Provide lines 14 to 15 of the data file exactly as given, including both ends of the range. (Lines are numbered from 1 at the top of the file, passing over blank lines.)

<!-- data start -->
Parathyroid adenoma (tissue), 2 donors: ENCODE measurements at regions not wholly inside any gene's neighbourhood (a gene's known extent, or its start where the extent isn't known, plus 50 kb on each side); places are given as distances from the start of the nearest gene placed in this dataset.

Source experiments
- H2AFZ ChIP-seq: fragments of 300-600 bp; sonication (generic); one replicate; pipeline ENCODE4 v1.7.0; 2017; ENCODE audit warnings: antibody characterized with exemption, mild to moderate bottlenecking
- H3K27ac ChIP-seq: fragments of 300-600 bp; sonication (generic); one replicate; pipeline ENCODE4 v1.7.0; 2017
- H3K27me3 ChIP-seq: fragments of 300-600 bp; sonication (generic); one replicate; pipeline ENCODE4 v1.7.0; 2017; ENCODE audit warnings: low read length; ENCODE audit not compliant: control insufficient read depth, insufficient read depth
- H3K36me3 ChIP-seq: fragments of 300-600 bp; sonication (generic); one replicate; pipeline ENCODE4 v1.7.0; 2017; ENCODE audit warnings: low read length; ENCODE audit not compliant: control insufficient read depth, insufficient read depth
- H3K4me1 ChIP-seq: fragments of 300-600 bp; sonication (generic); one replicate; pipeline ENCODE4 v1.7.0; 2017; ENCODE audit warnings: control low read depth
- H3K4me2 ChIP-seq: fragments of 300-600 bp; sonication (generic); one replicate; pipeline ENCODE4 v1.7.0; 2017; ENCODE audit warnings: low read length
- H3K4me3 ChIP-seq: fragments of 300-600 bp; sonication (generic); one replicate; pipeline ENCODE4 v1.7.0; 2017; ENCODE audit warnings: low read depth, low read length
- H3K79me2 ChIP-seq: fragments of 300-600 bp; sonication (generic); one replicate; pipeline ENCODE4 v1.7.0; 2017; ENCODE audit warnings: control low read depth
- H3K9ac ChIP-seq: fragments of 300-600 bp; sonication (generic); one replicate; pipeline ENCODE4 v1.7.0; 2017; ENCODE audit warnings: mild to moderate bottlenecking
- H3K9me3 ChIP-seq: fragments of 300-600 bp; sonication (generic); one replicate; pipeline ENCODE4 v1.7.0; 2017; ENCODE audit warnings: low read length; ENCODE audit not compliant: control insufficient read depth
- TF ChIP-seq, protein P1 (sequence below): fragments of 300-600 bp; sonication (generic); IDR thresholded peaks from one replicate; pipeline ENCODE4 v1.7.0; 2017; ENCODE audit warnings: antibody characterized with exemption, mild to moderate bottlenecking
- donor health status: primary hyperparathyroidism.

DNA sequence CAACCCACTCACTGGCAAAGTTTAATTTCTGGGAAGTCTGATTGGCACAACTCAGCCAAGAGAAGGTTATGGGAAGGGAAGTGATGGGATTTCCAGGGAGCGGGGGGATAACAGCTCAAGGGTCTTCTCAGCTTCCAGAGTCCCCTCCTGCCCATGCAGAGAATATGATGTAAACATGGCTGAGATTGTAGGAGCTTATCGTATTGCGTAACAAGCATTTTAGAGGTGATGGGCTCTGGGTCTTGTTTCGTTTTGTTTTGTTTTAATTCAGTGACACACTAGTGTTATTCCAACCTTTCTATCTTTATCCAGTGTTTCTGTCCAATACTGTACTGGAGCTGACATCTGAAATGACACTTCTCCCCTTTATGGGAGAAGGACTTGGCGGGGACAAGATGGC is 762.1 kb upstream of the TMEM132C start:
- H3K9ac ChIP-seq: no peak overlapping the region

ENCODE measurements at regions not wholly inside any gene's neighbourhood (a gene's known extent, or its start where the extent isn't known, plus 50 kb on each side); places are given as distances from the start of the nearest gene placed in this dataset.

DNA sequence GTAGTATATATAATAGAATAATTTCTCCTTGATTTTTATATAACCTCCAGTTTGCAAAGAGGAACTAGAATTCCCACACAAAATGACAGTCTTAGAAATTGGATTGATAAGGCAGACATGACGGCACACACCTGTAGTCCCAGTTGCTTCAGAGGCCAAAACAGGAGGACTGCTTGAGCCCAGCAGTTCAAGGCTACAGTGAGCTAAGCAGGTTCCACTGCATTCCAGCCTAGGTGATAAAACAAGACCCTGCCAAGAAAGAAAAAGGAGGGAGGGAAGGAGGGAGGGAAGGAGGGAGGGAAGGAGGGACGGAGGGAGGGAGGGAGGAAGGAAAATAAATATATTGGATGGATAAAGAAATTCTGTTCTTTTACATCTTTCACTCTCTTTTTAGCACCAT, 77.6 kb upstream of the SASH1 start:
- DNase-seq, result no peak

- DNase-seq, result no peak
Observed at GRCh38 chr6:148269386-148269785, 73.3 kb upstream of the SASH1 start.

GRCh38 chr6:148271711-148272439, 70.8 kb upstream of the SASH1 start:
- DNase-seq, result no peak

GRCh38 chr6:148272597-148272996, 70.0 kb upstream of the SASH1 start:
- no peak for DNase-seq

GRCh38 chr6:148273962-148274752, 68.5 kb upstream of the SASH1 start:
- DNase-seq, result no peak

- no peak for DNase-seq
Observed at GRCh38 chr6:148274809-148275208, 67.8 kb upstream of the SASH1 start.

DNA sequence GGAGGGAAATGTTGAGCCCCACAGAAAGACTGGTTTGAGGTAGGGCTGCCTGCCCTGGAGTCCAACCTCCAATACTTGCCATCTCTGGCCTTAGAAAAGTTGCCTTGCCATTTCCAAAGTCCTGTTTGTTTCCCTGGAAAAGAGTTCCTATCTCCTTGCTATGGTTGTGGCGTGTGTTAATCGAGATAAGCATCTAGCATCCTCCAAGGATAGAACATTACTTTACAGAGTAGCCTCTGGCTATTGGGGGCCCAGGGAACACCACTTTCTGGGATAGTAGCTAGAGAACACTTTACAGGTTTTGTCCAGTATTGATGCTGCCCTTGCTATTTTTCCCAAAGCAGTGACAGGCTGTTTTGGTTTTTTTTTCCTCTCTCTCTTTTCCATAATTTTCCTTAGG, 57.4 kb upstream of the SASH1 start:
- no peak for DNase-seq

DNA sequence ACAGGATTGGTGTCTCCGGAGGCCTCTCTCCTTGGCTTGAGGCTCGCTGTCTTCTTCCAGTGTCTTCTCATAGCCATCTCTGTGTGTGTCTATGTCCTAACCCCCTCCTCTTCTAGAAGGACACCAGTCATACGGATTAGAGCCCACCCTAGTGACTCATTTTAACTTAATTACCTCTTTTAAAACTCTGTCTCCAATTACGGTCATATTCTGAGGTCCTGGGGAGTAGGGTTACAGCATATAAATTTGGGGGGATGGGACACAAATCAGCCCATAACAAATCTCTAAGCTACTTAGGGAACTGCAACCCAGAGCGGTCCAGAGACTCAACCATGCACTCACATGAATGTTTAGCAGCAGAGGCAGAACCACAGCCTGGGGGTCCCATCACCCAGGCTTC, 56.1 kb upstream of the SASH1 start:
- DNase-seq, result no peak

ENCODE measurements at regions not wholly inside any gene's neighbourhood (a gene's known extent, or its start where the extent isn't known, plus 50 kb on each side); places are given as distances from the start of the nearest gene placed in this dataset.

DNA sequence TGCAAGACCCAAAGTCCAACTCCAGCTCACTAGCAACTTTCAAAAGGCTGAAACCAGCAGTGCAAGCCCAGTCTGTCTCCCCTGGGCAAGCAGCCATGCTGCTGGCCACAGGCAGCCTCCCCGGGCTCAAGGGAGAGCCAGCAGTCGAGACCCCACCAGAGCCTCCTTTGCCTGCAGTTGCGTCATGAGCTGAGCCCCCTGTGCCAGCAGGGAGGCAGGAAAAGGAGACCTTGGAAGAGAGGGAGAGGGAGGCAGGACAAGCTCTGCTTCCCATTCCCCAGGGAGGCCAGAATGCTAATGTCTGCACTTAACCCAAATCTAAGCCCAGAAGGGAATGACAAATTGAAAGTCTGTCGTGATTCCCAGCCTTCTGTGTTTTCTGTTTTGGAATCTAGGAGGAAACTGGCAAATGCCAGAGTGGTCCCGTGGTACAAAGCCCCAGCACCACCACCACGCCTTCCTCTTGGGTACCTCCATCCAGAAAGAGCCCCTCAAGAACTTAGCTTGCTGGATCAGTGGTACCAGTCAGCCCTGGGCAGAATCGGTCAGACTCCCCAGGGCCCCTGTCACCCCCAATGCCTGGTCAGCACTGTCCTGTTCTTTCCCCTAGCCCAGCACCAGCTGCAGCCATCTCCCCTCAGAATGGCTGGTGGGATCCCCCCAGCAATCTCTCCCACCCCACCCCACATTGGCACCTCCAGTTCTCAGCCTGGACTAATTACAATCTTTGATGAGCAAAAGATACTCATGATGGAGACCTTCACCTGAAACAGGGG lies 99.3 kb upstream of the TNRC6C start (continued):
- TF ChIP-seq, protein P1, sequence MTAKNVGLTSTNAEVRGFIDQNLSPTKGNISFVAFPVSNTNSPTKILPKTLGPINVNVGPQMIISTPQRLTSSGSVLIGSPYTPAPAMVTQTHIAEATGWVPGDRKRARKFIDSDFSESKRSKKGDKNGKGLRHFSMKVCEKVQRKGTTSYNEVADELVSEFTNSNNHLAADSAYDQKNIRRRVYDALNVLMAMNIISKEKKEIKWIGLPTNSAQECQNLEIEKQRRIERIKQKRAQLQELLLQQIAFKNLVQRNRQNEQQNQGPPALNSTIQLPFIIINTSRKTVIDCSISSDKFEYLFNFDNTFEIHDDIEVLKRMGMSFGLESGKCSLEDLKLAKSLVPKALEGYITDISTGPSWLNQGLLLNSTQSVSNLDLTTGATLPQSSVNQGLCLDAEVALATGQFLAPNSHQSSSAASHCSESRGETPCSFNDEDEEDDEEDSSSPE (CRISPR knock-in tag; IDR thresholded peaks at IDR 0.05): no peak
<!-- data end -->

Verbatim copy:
- donor health status: primary hyperparathyroidism.

DNA sequence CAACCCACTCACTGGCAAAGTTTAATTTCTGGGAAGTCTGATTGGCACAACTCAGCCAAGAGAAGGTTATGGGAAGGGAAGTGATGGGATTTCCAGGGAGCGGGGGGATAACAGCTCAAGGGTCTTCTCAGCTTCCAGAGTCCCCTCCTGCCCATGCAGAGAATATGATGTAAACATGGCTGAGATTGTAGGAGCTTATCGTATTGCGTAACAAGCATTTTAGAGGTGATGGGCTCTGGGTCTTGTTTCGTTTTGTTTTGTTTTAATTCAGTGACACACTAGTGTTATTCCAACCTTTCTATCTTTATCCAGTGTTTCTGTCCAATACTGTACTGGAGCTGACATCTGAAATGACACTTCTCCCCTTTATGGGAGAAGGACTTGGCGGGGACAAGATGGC is 762.1 kb upstream of the TMEM132C start: